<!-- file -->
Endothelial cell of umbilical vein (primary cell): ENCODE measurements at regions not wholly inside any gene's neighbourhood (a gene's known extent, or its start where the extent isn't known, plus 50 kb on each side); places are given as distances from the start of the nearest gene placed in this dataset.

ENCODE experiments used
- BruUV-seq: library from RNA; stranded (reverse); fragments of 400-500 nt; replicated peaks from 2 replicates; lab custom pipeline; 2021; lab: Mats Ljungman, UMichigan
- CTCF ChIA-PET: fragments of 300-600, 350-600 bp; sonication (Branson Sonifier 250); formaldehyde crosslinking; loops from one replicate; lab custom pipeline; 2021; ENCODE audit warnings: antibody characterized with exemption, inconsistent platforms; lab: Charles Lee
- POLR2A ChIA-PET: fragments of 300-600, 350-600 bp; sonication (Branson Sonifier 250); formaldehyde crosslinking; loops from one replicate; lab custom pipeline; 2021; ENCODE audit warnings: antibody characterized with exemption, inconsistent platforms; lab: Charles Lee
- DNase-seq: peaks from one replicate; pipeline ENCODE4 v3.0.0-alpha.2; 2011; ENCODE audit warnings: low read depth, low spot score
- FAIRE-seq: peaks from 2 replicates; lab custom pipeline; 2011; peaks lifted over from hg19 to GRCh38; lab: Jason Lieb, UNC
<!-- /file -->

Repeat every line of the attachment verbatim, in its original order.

Endothelial cell of umbilical vein (primary cell): ENCODE measurements at regions not wholly inside any gene's neighbourhood (a gene's known extent, or its start where the extent isn't known, plus 50 kb on each side); places are given as distances from the start of the nearest gene placed in this dataset.

ENCODE experiments used
- BruUV-seq: library from RNA; stranded (reverse); fragments of 400-500 nt; replicated peaks from 2 replicates; lab custom pipeline; 2021; lab: Mats Ljungman, UMichigan
- CTCF ChIA-PET: fragments of 300-600, 350-600 bp; sonication (Branson Sonifier 250); formaldehyde crosslinking; loops from one replicate; lab custom pipeline; 2021; ENCODE audit warnings: antibody characterized with exemption, inconsistent platforms; lab: Charles Lee
- POLR2A ChIA-PET: fragments of 300-600, 350-600 bp; sonication (Branson Sonifier 250); formaldehyde crosslinking; loops from one replicate; lab custom pipeline; 2021; ENCODE audit warnings: antibody characterized with exemption, inconsistent platforms; lab: Charles Lee
- DNase-seq: peaks from one replicate; pipeline ENCODE4 v3.0.0-alpha.2; 2011; ENCODE audit warnings: low read depth, low spot score
- FAIRE-seq: peaks from 2 replicates; lab custom pipeline; 2011; peaks lifted over from hg19 to GRCh38; lab: Jason Lieb, UNC